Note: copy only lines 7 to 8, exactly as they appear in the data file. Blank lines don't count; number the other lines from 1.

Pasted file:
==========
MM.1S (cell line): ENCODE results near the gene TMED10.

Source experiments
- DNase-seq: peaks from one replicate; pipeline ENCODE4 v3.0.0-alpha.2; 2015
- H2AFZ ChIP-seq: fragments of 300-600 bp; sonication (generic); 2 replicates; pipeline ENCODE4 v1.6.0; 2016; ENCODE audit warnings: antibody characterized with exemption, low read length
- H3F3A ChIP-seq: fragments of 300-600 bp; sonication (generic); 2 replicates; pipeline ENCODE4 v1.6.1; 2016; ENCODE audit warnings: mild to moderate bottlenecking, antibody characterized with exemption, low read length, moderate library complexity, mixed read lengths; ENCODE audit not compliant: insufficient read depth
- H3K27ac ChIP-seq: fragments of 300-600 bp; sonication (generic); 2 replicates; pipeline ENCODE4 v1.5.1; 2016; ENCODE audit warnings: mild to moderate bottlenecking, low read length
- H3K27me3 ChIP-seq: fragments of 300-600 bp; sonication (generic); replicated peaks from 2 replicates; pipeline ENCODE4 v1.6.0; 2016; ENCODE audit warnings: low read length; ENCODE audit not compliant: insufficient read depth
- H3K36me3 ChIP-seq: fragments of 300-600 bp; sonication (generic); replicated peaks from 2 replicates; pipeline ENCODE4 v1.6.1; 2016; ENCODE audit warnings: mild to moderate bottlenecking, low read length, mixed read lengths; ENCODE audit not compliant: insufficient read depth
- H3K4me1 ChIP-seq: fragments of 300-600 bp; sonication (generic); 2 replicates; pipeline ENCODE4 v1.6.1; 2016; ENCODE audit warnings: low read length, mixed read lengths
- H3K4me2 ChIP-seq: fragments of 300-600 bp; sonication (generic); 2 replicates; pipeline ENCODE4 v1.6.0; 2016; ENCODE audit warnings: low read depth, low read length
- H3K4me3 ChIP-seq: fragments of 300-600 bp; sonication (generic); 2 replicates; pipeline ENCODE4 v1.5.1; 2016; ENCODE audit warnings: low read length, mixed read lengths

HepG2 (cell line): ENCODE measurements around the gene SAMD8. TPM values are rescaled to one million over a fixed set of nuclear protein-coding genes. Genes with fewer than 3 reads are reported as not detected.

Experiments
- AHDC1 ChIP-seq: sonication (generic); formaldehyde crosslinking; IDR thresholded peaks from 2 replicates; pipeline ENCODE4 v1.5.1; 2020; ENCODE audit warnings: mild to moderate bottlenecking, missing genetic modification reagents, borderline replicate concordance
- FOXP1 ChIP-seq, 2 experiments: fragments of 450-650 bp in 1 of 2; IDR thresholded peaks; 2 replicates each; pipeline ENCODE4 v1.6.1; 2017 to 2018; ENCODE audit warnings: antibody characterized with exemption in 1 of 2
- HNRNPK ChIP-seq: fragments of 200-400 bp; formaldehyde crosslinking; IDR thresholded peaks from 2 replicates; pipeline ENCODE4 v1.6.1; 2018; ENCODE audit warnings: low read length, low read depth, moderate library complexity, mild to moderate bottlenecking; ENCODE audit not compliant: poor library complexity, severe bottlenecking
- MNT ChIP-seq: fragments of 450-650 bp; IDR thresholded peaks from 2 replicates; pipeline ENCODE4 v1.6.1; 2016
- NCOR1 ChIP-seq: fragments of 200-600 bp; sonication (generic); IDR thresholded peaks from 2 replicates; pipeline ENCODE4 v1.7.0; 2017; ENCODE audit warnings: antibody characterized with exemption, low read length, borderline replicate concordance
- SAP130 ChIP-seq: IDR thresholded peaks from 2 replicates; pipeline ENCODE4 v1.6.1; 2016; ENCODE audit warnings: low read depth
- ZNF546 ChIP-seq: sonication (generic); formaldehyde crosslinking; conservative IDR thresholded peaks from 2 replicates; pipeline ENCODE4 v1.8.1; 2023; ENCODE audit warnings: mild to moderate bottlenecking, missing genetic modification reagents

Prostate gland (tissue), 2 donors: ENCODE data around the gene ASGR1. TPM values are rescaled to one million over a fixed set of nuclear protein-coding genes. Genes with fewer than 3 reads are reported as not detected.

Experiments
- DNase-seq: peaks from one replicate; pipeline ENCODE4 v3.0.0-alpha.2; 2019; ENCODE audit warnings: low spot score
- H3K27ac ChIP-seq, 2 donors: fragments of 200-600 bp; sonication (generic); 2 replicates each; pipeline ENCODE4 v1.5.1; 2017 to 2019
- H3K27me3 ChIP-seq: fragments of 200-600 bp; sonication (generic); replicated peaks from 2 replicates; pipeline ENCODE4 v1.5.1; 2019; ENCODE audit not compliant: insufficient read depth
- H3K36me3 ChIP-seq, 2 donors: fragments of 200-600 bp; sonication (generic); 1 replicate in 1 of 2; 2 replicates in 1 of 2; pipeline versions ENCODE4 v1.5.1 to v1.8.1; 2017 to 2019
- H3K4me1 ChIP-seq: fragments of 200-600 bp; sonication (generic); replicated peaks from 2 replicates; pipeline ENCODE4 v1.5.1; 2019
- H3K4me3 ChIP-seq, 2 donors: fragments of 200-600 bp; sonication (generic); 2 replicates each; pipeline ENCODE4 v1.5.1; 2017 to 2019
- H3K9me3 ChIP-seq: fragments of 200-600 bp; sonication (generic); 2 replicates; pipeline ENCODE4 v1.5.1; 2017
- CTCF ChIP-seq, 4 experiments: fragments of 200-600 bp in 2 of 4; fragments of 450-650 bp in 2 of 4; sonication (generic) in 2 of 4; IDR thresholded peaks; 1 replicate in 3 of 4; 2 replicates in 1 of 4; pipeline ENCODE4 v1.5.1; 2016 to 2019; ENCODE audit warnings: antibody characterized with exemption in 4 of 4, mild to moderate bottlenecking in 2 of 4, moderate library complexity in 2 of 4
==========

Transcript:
- H3K27me3 ChIP-seq: fragments of 300-600 bp; sonication (generic); replicated peaks from 2 replicates; pipeline ENCODE4 v1.6.0; 2016; ENCODE audit warnings: low read length; ENCODE audit not compliant: insufficient read depth
- H3K36me3 ChIP-seq: fragments of 300-600 bp; sonication (generic); replicated peaks from 2 replicates; pipeline ENCODE4 v1.6.1; 2016; ENCODE audit warnings: mild to moderate bottlenecking, low read length, mixed read lengths; ENCODE audit not compliant: insufficient read depth